Just A Couple Quick Things…

Hi – just popping in with two short announcements.

First, for those of you living in or around Lincoln, Nebraska, I’ll be giving a presentation to the Wachiska Audubon Society on January 10, 2019. I’ll be sharing photos and stories from my square meter photography project. The meeting is at 7pm and free to the public. You can find more information on Wachiska’s website. It’d be great to see you there!

A milkweed bug peers at me around the edge of a leaf inside my square meter photography project last summer.

Second, we are currently taking applications for our Weaver Grant Program. We give up to five $1000 grants each year to graduate students working on projects related to Great Plains conservation. You can read more about the guidelines for application and our priority topics by clicking HERE. Applications are due February 8, 2019. We typically receive 12-20 applications per year, so your chances are pretty good compared to, say, a National Science Foundation grant program…

Please pass the information about both of these items to anyone who might be interested. Thanks, and Happy New Year!

It’s working! Evidence of benefits from seed-addition in degraded prairie.

When I started working for The Nature Conservancy in 1997, many of our prairies along the Platte River were unplowed but in fairly poor condition. Chronic overgrazing and broadcast herbicide use prior to the Conservancy’s ownership had greatly reduced plant diversity and allowed invasive grasses to gain dominance. It became quickly apparent that simply managing those sites with fire and/or moderate grazing was enough to reduce the dominance of the invasive grasses, but not enough to bring back many missing wildflower species.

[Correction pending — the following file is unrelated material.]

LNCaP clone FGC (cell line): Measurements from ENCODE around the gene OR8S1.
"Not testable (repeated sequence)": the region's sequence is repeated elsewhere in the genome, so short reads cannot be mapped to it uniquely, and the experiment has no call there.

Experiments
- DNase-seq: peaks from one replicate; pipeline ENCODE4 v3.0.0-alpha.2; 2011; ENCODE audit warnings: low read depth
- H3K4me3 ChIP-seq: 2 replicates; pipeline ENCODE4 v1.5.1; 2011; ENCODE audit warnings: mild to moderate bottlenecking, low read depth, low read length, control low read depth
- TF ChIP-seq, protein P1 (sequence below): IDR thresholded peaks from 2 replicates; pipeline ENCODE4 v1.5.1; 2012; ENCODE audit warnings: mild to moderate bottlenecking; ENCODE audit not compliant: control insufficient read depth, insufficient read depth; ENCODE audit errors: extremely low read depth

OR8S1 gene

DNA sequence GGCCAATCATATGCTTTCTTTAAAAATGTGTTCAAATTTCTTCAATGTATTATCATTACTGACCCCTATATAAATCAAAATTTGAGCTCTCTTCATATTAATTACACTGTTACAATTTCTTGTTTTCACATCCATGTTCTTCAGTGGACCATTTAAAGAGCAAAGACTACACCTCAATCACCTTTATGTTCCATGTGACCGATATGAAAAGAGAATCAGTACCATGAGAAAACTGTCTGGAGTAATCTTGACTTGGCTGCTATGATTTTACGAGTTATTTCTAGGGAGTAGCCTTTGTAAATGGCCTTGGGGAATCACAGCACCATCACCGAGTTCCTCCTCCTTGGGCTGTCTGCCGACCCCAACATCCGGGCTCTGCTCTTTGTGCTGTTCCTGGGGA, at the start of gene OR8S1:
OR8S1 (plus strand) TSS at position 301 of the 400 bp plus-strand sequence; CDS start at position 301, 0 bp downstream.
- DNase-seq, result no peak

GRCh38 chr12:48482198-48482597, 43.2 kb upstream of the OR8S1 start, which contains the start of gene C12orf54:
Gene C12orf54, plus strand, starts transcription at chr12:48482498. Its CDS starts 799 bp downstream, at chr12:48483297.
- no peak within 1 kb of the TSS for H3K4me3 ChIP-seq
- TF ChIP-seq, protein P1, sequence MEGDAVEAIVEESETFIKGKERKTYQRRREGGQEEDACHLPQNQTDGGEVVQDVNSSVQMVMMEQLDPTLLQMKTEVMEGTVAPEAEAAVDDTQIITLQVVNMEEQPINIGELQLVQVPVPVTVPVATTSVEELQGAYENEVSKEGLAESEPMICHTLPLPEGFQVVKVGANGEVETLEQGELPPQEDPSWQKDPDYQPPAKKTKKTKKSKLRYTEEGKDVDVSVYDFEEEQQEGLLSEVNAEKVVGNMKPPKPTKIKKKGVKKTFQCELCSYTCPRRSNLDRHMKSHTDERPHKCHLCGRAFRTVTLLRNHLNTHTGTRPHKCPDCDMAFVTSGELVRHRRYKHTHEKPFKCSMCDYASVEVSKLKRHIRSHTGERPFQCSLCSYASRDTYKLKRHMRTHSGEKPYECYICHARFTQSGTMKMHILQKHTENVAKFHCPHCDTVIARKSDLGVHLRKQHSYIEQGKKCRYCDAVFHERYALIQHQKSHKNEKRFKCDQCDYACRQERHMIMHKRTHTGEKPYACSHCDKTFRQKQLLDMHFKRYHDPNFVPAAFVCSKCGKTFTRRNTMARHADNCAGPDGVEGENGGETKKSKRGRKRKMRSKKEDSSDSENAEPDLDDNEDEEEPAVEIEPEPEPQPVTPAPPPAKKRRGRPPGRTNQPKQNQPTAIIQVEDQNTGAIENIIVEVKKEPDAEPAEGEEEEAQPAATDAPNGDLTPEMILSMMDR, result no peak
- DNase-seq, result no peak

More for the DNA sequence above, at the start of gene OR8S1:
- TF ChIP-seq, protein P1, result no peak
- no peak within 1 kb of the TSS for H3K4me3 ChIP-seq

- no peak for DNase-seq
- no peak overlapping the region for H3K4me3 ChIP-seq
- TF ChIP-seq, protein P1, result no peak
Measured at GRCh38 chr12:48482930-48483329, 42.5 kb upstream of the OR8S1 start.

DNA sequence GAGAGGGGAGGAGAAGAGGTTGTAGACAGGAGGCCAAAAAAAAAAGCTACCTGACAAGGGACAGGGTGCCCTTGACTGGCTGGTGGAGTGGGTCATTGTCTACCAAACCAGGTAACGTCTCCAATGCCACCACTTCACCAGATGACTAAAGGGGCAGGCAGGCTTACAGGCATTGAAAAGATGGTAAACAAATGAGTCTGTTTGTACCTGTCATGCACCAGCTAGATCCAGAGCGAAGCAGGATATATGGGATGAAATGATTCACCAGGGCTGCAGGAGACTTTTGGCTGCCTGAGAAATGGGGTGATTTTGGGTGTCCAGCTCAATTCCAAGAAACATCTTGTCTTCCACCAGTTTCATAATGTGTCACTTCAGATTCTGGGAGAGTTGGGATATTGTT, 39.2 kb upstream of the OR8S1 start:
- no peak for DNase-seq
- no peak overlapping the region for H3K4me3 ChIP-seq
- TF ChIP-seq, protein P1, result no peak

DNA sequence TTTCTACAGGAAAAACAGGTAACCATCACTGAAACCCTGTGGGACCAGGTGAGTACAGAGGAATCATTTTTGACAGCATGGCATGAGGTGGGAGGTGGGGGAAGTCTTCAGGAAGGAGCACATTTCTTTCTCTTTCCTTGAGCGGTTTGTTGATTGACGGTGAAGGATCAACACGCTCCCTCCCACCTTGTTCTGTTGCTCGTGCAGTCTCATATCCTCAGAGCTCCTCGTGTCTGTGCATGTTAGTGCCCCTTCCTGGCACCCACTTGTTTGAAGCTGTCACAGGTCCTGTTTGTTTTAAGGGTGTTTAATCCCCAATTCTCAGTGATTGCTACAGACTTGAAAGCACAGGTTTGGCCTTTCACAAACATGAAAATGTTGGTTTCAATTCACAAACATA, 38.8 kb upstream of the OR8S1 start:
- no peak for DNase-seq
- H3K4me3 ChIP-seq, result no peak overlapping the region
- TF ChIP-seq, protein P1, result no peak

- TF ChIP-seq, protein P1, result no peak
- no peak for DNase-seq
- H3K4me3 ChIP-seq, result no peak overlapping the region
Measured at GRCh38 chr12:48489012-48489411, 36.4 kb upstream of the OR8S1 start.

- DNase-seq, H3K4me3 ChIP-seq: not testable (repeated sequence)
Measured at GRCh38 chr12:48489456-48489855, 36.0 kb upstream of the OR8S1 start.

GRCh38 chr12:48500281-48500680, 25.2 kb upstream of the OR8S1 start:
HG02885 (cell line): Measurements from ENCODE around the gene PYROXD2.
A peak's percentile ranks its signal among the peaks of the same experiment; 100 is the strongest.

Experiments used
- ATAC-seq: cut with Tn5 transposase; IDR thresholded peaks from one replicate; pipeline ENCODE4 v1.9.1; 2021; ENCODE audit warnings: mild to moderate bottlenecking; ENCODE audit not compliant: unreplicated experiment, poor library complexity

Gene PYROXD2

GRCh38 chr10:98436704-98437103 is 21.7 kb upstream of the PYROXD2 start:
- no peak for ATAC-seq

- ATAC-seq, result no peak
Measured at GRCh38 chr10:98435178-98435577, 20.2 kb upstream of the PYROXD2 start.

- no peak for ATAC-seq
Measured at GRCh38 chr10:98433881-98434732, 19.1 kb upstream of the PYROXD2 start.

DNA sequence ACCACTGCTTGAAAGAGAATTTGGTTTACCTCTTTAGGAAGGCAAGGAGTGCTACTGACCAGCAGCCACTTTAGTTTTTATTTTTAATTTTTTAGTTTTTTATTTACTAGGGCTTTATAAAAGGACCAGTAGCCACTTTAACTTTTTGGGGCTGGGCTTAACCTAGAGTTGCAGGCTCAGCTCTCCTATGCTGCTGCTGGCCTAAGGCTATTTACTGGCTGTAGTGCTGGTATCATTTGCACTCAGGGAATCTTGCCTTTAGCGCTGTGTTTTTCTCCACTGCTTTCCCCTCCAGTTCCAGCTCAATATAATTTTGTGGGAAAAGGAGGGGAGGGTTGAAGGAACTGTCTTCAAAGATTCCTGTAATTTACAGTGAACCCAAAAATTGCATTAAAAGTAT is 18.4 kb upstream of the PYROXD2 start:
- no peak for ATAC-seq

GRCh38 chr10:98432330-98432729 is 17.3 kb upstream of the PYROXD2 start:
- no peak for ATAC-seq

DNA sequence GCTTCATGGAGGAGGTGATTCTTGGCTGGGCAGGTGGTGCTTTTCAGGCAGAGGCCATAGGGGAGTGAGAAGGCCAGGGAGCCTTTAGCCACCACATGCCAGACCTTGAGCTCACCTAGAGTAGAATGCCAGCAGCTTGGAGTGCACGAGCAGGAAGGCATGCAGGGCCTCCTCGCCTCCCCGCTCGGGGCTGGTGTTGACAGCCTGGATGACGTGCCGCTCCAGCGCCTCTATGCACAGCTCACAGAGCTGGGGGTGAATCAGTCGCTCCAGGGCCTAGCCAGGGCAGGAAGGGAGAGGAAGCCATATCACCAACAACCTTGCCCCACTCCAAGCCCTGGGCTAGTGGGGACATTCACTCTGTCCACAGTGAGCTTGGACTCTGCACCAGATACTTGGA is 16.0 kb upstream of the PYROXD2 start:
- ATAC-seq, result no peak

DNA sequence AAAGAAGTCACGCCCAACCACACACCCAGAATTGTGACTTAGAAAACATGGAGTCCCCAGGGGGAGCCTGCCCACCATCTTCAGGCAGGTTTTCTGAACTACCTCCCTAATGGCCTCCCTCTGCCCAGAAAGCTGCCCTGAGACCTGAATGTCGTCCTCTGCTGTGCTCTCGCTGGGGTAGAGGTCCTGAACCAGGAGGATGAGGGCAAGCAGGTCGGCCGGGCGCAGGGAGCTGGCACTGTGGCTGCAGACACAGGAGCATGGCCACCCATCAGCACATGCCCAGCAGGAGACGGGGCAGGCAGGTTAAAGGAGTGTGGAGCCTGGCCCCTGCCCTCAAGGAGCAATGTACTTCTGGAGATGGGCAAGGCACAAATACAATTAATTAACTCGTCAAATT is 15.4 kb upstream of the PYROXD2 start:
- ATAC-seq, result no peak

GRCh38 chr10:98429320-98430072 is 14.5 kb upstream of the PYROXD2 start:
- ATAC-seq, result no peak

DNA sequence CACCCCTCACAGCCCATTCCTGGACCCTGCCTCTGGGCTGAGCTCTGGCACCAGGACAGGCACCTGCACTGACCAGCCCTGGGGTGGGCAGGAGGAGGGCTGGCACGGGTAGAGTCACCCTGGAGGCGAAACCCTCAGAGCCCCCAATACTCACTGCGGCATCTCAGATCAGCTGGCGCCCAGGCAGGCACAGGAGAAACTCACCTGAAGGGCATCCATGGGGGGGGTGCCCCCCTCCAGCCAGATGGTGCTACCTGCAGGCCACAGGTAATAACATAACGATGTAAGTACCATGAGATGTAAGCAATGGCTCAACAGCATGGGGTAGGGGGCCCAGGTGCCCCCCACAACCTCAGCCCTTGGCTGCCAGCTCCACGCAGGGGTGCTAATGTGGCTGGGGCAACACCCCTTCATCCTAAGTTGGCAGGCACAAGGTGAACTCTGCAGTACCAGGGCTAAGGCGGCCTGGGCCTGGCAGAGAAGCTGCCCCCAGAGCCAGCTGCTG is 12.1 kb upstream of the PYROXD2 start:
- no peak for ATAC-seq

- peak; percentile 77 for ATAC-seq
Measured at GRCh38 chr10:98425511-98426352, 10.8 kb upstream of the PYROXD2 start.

Because we were actively harvesting large amounts of local wildflower seed to restore crop land to prairie, we started experimentally broadcasting seed onto our degraded prairies as well. After much trial and error, we came up with a technique that was effective and fit into our broader management strategies. Essentially, we broadcast seed onto recently-burned prairies and then used grazing to reduce competition from grasses. In the early days, progress was slow and hard to see, but over time the grass-dominated grasslands started to gain more and more color.

This is a portion of prairie we’ve overseeded. Blooming species include wild bergamot (Monarda fistulosa), stiff sunflower (Helianthus pauciflorus), and false sunflower (Heliopsis helianthoides). Maximilian sunflower (Helianthus maximiliani) is also pictured, but not blooming. None of those species were present before we added them with seed.